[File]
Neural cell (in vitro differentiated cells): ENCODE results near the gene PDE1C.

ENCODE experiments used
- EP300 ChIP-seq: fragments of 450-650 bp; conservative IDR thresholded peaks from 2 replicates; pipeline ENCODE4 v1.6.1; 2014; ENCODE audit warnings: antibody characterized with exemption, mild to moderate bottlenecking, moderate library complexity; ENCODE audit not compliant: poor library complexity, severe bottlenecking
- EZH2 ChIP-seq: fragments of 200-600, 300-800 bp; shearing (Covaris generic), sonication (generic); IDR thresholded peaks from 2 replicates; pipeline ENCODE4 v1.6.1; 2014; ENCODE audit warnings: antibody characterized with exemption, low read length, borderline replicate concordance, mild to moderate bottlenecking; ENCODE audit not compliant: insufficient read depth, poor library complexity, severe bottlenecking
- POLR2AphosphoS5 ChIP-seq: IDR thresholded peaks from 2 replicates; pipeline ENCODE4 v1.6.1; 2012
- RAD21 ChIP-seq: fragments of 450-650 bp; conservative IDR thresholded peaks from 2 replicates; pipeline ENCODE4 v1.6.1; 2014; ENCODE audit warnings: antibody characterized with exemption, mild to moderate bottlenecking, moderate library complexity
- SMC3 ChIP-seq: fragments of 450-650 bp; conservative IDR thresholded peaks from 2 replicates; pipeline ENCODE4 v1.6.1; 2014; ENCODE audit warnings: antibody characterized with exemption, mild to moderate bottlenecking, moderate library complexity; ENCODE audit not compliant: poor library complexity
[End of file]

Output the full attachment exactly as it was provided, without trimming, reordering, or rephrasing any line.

Neural cell (in vitro differentiated cells): ENCODE results near the gene PDE1C.

ENCODE experiments used
- EP300 ChIP-seq: fragments of 450-650 bp; conservative IDR thresholded peaks from 2 replicates; pipeline ENCODE4 v1.6.1; 2014; ENCODE audit warnings: antibody characterized with exemption, mild to moderate bottlenecking, moderate library complexity; ENCODE audit not compliant: poor library complexity, severe bottlenecking
- EZH2 ChIP-seq: fragments of 200-600, 300-800 bp; shearing (Covaris generic), sonication (generic); IDR thresholded peaks from 2 replicates; pipeline ENCODE4 v1.6.1; 2014; ENCODE audit warnings: antibody characterized with exemption, low read length, borderline replicate concordance, mild to moderate bottlenecking; ENCODE audit not compliant: insufficient read depth, poor library complexity, severe bottlenecking
- POLR2AphosphoS5 ChIP-seq: IDR thresholded peaks from 2 replicates; pipeline ENCODE4 v1.6.1; 2012
- RAD21 ChIP-seq: fragments of 450-650 bp; conservative IDR thresholded peaks from 2 replicates; pipeline ENCODE4 v1.6.1; 2014; ENCODE audit warnings: antibody characterized with exemption, mild to moderate bottlenecking, moderate library complexity
- SMC3 ChIP-seq: fragments of 450-650 bp; conservative IDR thresholded peaks from 2 replicates; pipeline ENCODE4 v1.6.1; 2014; ENCODE audit warnings: antibody characterized with exemption, mild to moderate bottlenecking, moderate library complexity; ENCODE audit not compliant: poor library complexity